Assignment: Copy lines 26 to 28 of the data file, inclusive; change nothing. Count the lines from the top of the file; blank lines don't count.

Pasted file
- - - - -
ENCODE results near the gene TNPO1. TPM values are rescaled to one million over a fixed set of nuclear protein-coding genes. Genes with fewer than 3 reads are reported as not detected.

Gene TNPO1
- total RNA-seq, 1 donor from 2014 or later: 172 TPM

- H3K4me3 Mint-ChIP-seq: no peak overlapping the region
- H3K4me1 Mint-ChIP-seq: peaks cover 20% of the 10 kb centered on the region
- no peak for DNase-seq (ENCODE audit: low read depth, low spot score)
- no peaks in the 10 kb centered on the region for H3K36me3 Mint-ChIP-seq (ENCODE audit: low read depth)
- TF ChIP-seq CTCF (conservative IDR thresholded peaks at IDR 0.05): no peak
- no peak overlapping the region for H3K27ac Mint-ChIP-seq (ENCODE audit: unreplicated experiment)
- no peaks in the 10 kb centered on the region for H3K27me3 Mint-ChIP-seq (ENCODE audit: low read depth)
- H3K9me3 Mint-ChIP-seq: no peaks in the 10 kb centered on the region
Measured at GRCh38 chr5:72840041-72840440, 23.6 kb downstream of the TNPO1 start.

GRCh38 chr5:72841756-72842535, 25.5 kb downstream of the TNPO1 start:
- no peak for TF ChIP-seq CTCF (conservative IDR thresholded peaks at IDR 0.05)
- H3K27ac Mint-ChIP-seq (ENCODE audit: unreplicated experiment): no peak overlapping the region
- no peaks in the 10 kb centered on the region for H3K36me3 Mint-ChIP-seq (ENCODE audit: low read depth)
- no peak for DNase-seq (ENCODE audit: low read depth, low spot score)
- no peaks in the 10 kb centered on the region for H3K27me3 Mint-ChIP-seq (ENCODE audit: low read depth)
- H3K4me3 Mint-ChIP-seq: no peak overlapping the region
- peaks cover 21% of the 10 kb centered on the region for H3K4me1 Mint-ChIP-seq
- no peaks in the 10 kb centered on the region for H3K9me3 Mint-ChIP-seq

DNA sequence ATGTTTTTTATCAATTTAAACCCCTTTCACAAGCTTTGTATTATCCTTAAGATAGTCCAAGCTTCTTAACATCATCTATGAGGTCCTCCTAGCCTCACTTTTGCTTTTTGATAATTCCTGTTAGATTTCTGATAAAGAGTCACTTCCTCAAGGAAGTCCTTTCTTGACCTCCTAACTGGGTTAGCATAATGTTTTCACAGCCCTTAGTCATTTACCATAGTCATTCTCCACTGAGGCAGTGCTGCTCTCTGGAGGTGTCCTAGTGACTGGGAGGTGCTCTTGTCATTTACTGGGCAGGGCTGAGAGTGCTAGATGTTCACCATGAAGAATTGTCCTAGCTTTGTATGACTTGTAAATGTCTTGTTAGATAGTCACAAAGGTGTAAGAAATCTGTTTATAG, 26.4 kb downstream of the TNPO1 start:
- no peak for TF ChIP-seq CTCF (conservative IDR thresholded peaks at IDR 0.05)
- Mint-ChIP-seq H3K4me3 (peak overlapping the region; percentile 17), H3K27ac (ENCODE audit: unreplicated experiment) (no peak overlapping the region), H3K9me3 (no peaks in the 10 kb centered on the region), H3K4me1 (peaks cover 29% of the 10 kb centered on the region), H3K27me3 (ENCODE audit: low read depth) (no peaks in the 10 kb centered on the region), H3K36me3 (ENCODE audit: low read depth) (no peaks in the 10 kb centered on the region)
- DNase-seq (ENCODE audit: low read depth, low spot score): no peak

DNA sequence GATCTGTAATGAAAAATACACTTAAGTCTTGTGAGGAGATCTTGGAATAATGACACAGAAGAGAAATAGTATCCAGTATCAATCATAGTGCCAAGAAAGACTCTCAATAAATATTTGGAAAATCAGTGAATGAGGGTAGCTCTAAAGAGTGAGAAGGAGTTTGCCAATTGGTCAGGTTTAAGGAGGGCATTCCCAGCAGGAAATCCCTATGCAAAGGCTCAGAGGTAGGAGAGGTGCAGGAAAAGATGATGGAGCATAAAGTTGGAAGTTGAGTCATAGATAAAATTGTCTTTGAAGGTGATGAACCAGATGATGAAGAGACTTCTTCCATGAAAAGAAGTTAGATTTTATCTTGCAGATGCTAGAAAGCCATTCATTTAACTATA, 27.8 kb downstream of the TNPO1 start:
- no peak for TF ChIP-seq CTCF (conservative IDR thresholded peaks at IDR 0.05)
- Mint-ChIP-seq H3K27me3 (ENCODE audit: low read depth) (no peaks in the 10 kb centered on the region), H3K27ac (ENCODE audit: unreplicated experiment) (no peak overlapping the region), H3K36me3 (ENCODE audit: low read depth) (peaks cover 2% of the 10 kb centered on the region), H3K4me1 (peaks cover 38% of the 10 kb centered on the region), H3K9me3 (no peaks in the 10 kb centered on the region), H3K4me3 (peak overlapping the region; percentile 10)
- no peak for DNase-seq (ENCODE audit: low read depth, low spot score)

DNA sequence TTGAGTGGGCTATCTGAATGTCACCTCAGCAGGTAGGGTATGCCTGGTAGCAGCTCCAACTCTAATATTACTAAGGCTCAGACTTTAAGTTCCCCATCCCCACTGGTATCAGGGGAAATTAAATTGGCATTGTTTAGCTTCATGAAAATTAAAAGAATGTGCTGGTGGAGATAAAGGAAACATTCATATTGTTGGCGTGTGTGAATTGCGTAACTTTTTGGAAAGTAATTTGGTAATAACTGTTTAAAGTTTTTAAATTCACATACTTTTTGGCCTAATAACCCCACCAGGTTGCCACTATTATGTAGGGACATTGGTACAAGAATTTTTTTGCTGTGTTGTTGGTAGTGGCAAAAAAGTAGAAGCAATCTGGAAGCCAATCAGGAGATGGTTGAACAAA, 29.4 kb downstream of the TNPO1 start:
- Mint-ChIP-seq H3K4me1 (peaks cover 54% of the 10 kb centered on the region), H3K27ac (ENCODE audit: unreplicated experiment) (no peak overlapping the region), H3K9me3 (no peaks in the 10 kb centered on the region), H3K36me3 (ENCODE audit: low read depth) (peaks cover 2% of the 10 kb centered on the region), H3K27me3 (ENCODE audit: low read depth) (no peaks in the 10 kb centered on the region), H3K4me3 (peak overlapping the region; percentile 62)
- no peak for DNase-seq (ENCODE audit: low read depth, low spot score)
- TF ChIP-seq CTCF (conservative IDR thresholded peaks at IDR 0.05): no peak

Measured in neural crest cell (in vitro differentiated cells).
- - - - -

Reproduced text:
DNA sequence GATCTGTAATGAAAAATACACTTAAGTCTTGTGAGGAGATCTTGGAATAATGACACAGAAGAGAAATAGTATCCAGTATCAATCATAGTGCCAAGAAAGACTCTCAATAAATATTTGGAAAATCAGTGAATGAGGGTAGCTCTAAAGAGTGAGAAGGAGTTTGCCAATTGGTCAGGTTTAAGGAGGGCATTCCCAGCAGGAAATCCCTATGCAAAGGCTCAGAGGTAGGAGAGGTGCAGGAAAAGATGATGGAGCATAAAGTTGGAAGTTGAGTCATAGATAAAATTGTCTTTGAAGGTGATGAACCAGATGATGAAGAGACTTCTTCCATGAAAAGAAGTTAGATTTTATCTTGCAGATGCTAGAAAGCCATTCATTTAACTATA, 27.8 kb downstream of the TNPO1 start:
- no peak for TF ChIP-seq CTCF (conservative IDR thresholded peaks at IDR 0.05)
- Mint-ChIP-seq H3K27me3 (ENCODE audit: low read depth) (no peaks in the 10 kb centered on the region), H3K27ac (ENCODE audit: unreplicated experiment) (no peak overlapping the region), H3K36me3 (ENCODE audit: low read depth) (peaks cover 2% of the 10 kb centered on the region), H3K4me1 (peaks cover 38% of the 10 kb centered on the region), H3K9me3 (no peaks in the 10 kb centered on the region), H3K4me3 (peak overlapping the region; percentile 10)